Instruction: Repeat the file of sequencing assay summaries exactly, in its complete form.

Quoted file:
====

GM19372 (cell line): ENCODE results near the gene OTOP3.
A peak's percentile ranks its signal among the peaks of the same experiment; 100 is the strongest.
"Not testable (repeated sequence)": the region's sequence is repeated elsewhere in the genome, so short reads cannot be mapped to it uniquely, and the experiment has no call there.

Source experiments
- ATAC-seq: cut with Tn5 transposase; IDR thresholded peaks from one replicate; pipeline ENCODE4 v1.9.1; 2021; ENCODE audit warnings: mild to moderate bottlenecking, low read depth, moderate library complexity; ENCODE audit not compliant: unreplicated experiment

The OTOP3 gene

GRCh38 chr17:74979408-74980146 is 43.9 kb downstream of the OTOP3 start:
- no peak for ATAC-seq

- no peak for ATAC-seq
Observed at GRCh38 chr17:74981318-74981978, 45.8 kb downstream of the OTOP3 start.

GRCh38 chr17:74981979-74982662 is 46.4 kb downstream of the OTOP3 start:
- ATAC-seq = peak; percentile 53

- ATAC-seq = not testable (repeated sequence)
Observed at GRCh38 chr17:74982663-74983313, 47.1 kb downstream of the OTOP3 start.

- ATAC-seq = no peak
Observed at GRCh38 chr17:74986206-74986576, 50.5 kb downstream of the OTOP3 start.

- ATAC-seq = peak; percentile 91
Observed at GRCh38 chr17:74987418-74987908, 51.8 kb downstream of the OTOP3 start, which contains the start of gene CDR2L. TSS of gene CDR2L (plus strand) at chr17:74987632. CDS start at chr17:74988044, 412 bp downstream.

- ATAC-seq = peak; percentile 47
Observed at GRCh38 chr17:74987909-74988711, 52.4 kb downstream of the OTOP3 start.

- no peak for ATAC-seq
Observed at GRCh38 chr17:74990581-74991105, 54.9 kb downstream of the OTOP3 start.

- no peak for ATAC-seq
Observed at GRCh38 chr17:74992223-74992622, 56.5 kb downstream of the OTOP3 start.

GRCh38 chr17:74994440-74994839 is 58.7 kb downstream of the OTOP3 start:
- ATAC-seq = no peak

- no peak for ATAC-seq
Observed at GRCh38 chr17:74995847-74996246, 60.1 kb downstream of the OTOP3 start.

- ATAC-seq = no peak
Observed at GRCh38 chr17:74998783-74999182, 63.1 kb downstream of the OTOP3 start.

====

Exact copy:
GM19372 (cell line): ENCODE results near the gene OTOP3.
A peak's percentile ranks its signal among the peaks of the same experiment; 100 is the strongest.
"Not testable (repeated sequence)": the region's sequence is repeated elsewhere in the genome, so short reads cannot be mapped to it uniquely, and the experiment has no call there.

Source experiments
- ATAC-seq: cut with Tn5 transposase; IDR thresholded peaks from one replicate; pipeline ENCODE4 v1.9.1; 2021; ENCODE audit warnings: mild to moderate bottlenecking, low read depth, moderate library complexity; ENCODE audit not compliant: unreplicated experiment

The OTOP3 gene

GRCh38 chr17:74979408-74980146 is 43.9 kb downstream of the OTOP3 start:
- no peak for ATAC-seq

- no peak for ATAC-seq
Observed at GRCh38 chr17:74981318-74981978, 45.8 kb downstream of the OTOP3 start.

GRCh38 chr17:74981979-74982662 is 46.4 kb downstream of the OTOP3 start:
- ATAC-seq = peak; percentile 53

- ATAC-seq = not testable (repeated sequence)
Observed at GRCh38 chr17:74982663-74983313, 47.1 kb downstream of the OTOP3 start.

- ATAC-seq = no peak
Observed at GRCh38 chr17:74986206-74986576, 50.5 kb downstream of the OTOP3 start.

- ATAC-seq = peak; percentile 91
Observed at GRCh38 chr17:74987418-74987908, 51.8 kb downstream of the OTOP3 start, which contains the start of gene CDR2L. TSS of gene CDR2L (plus strand) at chr17:74987632. CDS start at chr17:74988044, 412 bp downstream.

- ATAC-seq = peak; percentile 47
Observed at GRCh38 chr17:74987909-74988711, 52.4 kb downstream of the OTOP3 start.

- no peak for ATAC-seq
Observed at GRCh38 chr17:74990581-74991105, 54.9 kb downstream of the OTOP3 start.

- no peak for ATAC-seq
Observed at GRCh38 chr17:74992223-74992622, 56.5 kb downstream of the OTOP3 start.

GRCh38 chr17:74994440-74994839 is 58.7 kb downstream of the OTOP3 start:
- ATAC-seq = no peak

- no peak for ATAC-seq
Observed at GRCh38 chr17:74995847-74996246, 60.1 kb downstream of the OTOP3 start.

- ATAC-seq = no peak
Observed at GRCh38 chr17:74998783-74999182, 63.1 kb downstream of the OTOP3 start.